Ahlan Wa Sahlan

Ahlan Wa Sahlan

Friday, January 25, 2008

Guau! Qué telefonázo!

Why is it that commercials in Spanish are so much cheesier than their English counterparts? Listening to our local AM Mexican station, La Invasora, this morning on the way to work I could do nothing but laugh at the commercials. The voices, the scripting, the absurdly chipper delivery, why is there always so much cheese?

Guau! Qué telefonázo!
Wow! What a telephone!

I guess I would chalk it up to the romantic side to the Spanish language that just really does not exist in English.

In Spanish its perfectly sensible to cradle your infant son and refer to him as "mi rey, mi cielo" which translates into English as "my king, my sky."

My sky?

Yes, my sky.

It is a culture in which naming your son Inri (i.e. in the Christian tradition the four letters written in Latin on the plaque posted above Jesus' head as he hung on the cross) is entirely acceptable.

Its a tradition of romanticism that I adore. I can say things in Spanish that mean so much more than the things I can say in English (and not be sneered at).

Te adoro mi vida, mi cielo, mi corazoncito.
I adore you my life, my sky, my little heart.

You just can't pull it off in English.

Its a lot like Arabic in which you can refer to your loved one as various body parts: heart(2albi), eyes(3eini), liver(Iraqi dialect as far as I've found and can't remember what the word is); or as various celestial bodies: the sun(shamsi) or the moon(2amari). One of the most common- and overly-used- romantic phrases that I found was "eh el 2amar da?" which roughly translates to: "What a moon is this?" and is used to admire a woman's beauty comparing her to the moon.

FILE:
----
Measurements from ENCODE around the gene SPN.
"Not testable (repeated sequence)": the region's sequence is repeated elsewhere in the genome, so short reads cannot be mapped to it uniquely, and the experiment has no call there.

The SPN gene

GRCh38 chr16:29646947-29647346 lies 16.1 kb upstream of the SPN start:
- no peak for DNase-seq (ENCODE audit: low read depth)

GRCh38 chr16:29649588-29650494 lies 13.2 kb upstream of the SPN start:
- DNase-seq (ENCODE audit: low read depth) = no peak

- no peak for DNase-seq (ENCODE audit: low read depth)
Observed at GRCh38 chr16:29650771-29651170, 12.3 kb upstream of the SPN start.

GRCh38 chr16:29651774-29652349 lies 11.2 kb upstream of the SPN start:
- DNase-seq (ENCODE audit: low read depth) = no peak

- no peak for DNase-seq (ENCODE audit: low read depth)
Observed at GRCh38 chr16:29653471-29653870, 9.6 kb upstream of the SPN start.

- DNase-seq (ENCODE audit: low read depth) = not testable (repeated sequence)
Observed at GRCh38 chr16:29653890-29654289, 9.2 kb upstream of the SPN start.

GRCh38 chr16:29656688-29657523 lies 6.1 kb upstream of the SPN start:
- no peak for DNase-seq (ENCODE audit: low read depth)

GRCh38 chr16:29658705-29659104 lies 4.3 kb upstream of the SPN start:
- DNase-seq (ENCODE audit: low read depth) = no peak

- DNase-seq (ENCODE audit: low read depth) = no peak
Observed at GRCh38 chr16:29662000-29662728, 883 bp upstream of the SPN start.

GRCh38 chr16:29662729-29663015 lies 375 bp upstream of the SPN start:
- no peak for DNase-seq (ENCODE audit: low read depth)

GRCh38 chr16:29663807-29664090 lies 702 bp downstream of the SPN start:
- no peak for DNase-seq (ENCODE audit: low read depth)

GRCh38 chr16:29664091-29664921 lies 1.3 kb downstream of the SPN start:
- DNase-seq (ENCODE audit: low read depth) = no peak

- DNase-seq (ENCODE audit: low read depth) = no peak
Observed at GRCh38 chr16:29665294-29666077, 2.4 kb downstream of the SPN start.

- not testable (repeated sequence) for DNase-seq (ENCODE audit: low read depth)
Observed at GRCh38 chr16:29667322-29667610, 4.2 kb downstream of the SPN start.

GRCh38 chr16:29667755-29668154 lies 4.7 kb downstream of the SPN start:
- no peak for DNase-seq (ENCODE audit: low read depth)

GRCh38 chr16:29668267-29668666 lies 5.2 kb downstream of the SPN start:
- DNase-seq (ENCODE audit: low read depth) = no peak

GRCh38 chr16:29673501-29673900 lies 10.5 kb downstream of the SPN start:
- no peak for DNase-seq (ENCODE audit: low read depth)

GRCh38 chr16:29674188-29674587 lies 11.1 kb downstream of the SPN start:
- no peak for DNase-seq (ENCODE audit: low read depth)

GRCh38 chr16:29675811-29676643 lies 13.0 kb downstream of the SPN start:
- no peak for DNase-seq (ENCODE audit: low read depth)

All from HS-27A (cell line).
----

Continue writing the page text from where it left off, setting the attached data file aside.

I was once told I had a very round face. To me it meant that I looked like the michelin man, to her it meant she was telling me I was beautiful.

The most romantically surreal you could go in English would be to say that someone is the apple of your eye.

I think both languages are wonderfully expressive and rich with layered meaning. My Spanish is a thing I treasure, and learning Arabic is my beloved goal.

I just don't understand why the commercials have to be so cheesy... but maybe thats my pragmatic English side.

Mr MM ya habibi, nour 3eini, roh 2albi, bahebak geddan.
Te amo mi cielo, mi vida, mi alma.

Tuya la chonchita.

Just can't say it the same in English.


MM said...

I love you so much you roh Alby ya hayati you are kol 7ahag fi 7ayati .
The Iraqi word you mean is ( Kabady) and they use it here in the Se3eed .
I love you habibiti .

Safiyyah said...

As Salaamu Alaikum Sis:

Me adoro el idioma tambien. Donde aprendiste de hablar espanol (porque tu dice que ere blanca).

Soy blanca tambien y mi esposo es moreno. Hablamos espanol. Que loco, eh?

Te encuentro en el blog de Organica!

Dios te bendiga.

gulnari said...

Hay tantas palabras en espanol que son tan crudas y fuertes que te hacen sentir el significado intensamente. Las siento en la lengua.. en la piel.. y en todos lados. Se pueden saborear como caramelos y se pueden usar como cuchillos para herir. Es sorprendente; el ingles nunca me hace sentir asi.

Molly said...

pq el ingles no es tan fuerte ni tiene pasion como el espanol. Tampoco es la cultura tan llena de fuego, amor, y hielo, como la cultura hispana. Son muchas cosas mezcladas. Y estoy perdiendo mi espanol poco a poco a poco....

tristeza ay tristeza

Forsoothsayer said...

yeah, both languages (and maybe cultures) do not contain cheesiness as a concept. i lament this often.